Imidazoles: The nonprescription topical imidazoles include clotrimazole and miconazole and the related synthetic chemicals econazole (Spectazole), ketoconazole (Nizoral) and oxiconazole (Oxistat). Imidazoles also block biosynthesis of ergosterol through inhibition of cyto-chrome P-450 14-alpha-demethylase.13 They are effective when applied twice daily.15 However, ketoconazole is effective in a once-daily application.16

Tolnaftate: Tolnaftate is a nonprescription topical thiocarbamate.17 It inhibits synthesis of ergosterol in a growing dermatophyte.

Undecylenic Acid and the Undecylenate Chemicals: These nonprescription ingredients are effective when used topically in 10%–25% total undecylenate concentration.2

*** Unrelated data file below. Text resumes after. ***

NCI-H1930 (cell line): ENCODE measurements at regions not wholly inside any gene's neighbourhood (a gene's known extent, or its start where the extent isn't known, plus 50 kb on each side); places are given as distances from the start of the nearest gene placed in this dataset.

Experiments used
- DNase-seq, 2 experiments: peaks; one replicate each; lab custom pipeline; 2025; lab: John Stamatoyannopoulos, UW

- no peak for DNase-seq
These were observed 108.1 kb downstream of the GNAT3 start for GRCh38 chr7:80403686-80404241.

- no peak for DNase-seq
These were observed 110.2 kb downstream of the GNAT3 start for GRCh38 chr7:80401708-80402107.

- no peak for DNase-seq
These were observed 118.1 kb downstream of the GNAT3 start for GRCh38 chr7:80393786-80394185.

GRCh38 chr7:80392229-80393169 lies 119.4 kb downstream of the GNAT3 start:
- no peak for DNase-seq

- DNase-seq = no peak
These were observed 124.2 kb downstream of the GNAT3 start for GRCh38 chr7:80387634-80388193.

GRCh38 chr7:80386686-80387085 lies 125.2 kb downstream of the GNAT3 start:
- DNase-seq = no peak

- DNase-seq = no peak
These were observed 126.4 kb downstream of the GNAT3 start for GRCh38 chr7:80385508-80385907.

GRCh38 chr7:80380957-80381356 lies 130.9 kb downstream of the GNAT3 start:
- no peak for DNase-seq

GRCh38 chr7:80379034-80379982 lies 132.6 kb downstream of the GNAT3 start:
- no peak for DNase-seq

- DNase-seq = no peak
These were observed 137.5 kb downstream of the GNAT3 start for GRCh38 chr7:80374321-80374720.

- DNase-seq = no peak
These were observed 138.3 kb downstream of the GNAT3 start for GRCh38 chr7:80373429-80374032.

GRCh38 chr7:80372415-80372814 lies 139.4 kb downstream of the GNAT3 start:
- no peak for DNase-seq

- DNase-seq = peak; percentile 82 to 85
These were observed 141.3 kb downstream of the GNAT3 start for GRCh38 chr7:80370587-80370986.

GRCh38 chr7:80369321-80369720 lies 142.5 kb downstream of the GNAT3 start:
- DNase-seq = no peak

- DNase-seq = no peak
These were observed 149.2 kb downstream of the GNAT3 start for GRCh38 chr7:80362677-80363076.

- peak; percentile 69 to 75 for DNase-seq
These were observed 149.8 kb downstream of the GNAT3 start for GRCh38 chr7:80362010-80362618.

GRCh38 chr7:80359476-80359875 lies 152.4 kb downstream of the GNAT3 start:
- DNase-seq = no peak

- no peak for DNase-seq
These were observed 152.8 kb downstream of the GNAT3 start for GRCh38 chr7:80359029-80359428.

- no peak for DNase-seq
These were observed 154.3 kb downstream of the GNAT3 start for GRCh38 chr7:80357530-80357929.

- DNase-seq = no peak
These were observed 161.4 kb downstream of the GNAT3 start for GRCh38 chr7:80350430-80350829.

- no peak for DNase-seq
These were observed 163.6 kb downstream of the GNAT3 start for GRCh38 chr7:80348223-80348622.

Oral Therapy: Topical prescription therapy produces lower incidence of adverse reactions than oral medications and therefore is preferred for most cases of tinea corporis. However, the patient may have extreme inflammation caused by inoculation with a zoophilic dermatophyte such as T. verrucosum or M. canis. In these cases, the infection may also undergo more extensive spread due to multiple contacts with the animal by the patient. Oral therapy is preferred to help eradicate the fungus in these cases. Griseo-fulvin inhibits cell division of dermatophytic organisms.17 Levels in skin fall rapidly when the medication is discontinued, mandating sustained therapy for a complete cure. Ketoconazole is highly active against a broad spectrum of fungi when given orally. It often takes about four weeks of treatment with oral ketoconazole to cure tinea corporis. Such short-term oral ketoconazole therapy does not usually result in hepatotoxicity. However, therapy lasting for longer periods can result in liver damage.